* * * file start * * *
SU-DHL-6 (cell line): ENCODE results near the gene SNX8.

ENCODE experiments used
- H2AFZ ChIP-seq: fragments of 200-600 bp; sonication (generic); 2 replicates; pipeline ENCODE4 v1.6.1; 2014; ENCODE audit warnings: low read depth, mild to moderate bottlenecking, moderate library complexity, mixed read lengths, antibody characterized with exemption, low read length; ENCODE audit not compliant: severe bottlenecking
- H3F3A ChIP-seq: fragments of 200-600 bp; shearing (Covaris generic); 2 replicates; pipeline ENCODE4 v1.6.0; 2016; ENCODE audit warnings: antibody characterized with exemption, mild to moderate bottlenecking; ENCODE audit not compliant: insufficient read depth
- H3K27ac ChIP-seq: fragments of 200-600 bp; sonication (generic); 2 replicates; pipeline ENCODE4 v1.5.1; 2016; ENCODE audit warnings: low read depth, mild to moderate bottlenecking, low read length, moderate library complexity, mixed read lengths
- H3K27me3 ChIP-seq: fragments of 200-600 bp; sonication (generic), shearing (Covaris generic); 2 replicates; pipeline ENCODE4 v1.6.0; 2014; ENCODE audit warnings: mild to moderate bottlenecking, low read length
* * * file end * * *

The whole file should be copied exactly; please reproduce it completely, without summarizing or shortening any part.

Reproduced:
SU-DHL-6 (cell line): ENCODE results near the gene SNX8.

ENCODE experiments used
- H2AFZ ChIP-seq: fragments of 200-600 bp; sonication (generic); 2 replicates; pipeline ENCODE4 v1.6.1; 2014; ENCODE audit warnings: low read depth, mild to moderate bottlenecking, moderate library complexity, mixed read lengths, antibody characterized with exemption, low read length; ENCODE audit not compliant: severe bottlenecking
- H3F3A ChIP-seq: fragments of 200-600 bp; shearing (Covaris generic); 2 replicates; pipeline ENCODE4 v1.6.0; 2016; ENCODE audit warnings: antibody characterized with exemption, mild to moderate bottlenecking; ENCODE audit not compliant: insufficient read depth
- H3K27ac ChIP-seq: fragments of 200-600 bp; sonication (generic); 2 replicates; pipeline ENCODE4 v1.5.1; 2016; ENCODE audit warnings: low read depth, mild to moderate bottlenecking, low read length, moderate library complexity, mixed read lengths
- H3K27me3 ChIP-seq: fragments of 200-600 bp; sonication (generic), shearing (Covaris generic); 2 replicates; pipeline ENCODE4 v1.6.0; 2014; ENCODE audit warnings: mild to moderate bottlenecking, low read length